Governor Snyder shakes up Supreme Court composition


by Cynthia Price

In the blink of an eye, Maura Corrigan is gone from the Michigan Supreme Court and Brian Zahra has taken her place.

New Michigan Governor Rick Snyder tapped Corrigan to head up the Department of Human Services in his administration.

Referring to Corrigan’s “unwavering commitment to children and families and her unstoppable determination,” Snyder also appointed Corrigan as Group Executive for the “People” group. The governor has clustered different Michigan departments to make sure there is open communication between jurisdictions that serve common interests, and the “People” group includes  the departments of Human Services, Community Health, Civil Rights and Education.

Said Justice Corrigan, whose Supreme Court resignation will take effect Friday, “My passion has been protecting children and the vulnerable.  I started the first Michigan Adoption Day seven years ago and last year we finalized the greatest number of adoptions in our state’s history... We have made great progress, but much work remains and I look forward to this amazing chance to serve the people of Michigan in this new capacity.”

On Monday, Gov. Snyder made his appointment to replace Corrigan on the highest court of the state.

Brian Zahra is a well-respected jurist, a 1977 graduate of Dearborn Divine Child High School who graduated cum laude from the University of Detroit Law School in 1987. He was law clerk to Judge Lawrence P. Zatkoff of the U.S. District Court for the Eastern District of Michigan, and then joined the Dickinson, Wright law firm, becoming a partner. In 1994, Zahra was appointed judge of the Wayne County Circuit Court, and won an election to the position in 1996, but then was appointed in late 1998 to the Court of Appeals, where he has served ever since.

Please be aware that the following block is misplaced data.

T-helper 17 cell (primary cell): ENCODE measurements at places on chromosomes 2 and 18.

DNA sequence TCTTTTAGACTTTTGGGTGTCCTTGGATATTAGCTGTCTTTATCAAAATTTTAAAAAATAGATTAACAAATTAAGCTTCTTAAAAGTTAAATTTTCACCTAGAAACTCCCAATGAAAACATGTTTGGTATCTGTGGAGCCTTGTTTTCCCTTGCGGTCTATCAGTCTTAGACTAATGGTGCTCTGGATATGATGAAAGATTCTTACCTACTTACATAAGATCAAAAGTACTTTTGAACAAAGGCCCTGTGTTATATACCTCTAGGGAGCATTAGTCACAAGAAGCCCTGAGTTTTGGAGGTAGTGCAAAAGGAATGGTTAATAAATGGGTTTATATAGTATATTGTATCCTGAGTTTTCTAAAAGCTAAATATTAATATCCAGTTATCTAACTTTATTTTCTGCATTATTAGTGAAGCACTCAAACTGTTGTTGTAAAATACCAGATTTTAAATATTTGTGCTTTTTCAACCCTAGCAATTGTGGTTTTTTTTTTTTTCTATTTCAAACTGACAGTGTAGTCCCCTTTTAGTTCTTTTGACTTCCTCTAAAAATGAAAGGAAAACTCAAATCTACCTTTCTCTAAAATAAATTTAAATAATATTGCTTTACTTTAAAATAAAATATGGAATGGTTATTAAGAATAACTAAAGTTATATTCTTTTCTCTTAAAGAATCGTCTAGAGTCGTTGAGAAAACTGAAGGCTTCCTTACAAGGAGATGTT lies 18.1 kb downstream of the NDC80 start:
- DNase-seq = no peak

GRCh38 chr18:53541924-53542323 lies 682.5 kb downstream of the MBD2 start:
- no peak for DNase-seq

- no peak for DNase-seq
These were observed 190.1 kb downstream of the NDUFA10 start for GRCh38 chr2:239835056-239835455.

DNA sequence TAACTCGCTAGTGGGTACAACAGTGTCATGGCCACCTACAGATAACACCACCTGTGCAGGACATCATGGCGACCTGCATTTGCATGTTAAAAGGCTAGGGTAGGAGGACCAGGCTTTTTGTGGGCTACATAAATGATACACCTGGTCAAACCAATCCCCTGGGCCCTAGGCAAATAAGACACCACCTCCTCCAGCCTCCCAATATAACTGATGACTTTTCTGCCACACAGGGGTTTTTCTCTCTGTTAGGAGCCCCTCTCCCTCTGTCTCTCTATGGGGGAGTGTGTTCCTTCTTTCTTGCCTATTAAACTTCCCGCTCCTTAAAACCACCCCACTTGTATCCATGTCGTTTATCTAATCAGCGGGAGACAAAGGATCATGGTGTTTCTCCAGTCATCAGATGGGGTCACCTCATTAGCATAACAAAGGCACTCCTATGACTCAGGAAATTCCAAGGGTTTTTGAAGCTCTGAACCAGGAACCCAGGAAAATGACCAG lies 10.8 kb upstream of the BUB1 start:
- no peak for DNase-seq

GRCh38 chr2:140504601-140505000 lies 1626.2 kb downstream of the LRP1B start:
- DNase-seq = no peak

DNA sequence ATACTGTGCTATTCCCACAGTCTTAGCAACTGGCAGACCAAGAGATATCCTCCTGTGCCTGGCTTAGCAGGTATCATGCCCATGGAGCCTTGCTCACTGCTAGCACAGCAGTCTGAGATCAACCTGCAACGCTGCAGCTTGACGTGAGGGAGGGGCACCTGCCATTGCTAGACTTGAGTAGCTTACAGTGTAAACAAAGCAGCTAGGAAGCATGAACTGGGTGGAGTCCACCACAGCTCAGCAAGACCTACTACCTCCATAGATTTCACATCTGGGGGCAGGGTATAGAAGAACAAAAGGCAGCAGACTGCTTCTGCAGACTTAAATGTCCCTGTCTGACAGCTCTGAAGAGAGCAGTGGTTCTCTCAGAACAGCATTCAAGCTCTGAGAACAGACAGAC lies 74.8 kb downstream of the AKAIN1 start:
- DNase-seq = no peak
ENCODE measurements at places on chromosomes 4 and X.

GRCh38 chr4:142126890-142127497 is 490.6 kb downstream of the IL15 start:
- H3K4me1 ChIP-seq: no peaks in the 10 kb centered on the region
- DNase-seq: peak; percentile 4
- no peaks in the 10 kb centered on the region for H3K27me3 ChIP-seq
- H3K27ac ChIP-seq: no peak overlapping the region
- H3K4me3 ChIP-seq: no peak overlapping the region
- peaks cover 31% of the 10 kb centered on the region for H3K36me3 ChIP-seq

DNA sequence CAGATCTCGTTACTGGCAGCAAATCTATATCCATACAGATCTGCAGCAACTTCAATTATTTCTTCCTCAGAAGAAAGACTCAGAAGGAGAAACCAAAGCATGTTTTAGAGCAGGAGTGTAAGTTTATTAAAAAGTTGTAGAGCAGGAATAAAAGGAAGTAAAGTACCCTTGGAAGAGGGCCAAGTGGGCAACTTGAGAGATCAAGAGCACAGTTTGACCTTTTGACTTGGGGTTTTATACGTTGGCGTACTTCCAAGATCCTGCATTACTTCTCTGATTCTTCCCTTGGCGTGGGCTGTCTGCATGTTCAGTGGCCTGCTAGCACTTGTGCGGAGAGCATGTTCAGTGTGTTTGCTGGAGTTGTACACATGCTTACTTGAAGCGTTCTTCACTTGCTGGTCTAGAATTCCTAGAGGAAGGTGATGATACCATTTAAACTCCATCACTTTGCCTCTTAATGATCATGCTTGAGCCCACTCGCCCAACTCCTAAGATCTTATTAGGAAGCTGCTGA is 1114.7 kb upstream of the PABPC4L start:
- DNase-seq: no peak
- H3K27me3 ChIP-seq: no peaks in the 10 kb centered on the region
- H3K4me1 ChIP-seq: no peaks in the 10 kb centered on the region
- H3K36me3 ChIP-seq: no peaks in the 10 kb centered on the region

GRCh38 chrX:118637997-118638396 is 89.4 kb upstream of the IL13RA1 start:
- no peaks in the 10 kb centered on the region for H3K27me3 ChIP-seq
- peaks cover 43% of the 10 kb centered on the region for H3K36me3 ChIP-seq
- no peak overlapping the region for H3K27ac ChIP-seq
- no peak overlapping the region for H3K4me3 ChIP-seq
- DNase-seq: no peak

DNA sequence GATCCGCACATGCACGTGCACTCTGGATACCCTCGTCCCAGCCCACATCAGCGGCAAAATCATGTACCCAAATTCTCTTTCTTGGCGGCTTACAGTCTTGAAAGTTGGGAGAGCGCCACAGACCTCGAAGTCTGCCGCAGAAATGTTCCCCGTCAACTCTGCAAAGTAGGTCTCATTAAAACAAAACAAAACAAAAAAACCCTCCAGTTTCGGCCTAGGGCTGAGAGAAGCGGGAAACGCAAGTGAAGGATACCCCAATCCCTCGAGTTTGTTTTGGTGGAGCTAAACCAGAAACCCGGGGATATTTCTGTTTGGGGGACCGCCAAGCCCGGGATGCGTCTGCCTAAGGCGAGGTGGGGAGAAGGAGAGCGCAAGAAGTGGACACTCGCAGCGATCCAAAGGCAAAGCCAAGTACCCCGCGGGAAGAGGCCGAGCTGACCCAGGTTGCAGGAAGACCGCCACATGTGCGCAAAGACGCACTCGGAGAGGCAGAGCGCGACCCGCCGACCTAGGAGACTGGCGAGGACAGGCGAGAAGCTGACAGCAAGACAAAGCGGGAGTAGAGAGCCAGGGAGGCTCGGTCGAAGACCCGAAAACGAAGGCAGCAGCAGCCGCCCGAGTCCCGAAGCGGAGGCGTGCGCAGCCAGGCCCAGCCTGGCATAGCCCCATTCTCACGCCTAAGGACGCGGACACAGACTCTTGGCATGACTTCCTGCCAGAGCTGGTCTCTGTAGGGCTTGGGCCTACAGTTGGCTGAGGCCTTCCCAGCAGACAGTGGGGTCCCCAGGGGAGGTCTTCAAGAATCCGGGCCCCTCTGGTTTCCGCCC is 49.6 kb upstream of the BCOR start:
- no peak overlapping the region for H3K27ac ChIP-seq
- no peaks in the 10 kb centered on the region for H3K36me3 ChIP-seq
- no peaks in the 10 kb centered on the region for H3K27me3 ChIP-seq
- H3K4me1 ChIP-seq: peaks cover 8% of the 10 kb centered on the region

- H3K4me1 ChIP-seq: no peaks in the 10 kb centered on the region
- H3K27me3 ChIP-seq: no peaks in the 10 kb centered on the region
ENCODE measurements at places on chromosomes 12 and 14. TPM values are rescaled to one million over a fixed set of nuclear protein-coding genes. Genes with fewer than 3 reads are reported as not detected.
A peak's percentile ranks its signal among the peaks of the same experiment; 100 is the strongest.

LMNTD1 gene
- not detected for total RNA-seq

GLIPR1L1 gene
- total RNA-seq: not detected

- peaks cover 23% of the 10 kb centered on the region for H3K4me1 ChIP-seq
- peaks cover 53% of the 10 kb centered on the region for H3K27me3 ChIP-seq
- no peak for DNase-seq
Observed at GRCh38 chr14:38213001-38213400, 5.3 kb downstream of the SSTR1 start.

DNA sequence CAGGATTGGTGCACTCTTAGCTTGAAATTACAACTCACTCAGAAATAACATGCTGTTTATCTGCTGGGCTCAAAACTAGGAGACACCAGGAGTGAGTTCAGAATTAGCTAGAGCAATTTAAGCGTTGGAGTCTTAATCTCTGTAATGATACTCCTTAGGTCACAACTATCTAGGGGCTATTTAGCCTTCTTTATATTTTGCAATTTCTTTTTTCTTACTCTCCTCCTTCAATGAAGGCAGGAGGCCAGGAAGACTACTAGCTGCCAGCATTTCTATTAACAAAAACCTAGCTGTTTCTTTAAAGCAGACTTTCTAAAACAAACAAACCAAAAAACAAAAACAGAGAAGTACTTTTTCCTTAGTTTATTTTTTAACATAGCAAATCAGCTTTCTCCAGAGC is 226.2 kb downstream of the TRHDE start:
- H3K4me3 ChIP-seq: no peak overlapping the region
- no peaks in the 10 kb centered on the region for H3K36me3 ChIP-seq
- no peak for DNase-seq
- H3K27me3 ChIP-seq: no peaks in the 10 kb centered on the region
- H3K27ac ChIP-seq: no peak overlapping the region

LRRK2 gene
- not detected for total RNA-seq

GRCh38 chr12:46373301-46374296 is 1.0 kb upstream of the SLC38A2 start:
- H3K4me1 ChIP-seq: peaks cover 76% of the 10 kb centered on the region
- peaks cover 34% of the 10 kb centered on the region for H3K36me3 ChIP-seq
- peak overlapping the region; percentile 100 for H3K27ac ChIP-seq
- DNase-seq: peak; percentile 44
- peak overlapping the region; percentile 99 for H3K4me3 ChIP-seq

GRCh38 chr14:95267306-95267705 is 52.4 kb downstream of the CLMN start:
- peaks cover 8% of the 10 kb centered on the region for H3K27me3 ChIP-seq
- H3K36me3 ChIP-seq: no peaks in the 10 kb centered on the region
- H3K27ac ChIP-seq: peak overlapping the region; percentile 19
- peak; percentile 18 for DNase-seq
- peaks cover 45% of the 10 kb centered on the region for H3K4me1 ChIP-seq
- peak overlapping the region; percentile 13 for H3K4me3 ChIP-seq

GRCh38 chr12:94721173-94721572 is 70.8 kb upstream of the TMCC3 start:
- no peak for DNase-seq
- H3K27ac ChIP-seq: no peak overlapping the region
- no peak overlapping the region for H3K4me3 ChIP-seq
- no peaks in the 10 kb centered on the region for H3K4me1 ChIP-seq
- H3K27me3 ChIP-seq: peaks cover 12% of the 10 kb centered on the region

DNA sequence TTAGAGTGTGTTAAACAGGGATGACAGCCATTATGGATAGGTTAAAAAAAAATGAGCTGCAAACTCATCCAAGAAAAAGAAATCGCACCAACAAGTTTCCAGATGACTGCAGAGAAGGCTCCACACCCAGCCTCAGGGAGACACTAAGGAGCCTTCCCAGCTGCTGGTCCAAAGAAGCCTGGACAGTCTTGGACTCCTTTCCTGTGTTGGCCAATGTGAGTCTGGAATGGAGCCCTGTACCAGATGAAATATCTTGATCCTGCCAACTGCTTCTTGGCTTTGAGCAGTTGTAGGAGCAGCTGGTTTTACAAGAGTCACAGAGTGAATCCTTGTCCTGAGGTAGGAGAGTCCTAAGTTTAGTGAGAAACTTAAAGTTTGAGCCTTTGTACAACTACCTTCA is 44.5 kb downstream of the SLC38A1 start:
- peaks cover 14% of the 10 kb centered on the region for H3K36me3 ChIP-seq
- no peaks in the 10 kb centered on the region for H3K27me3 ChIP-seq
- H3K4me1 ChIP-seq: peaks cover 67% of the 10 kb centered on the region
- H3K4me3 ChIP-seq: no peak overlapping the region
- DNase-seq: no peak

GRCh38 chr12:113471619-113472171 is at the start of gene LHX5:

Zahra attempted to become a Michigan Supreme Court justice before, but was defeated in 2004. He is strongly opposed to domestic violence and has served on several bodies addressing that issue.
Said Zahra, “I am honored and humbled...I intend to follow in the tradition of Justice Corrigan – a tradition of following the Rule of Law and respecting the principles of limited government laid out in our state and federal Constitutions.”

Supreme Court Chief Justice Robert Young issued the following statement, quoted in part:

“I have known Justice Zahra almost since he began practicing law.  He has had a remarkable career as a lawyer and as a judge; he is widely recognized as one of the state's top jurists.  I believe that this Court has adopted more of his decisions than those of any other sitting lower court judge. 

“Justice Zahra will bring not only his considerable intellect but also his experience as a judge at all levels of our system.  As a jurist committed to following the rule of law, he is a worthy successor to my dear friend Justice Corrigan, who is departing to take on the challenge of protecting Michigan's abused and neglected children.”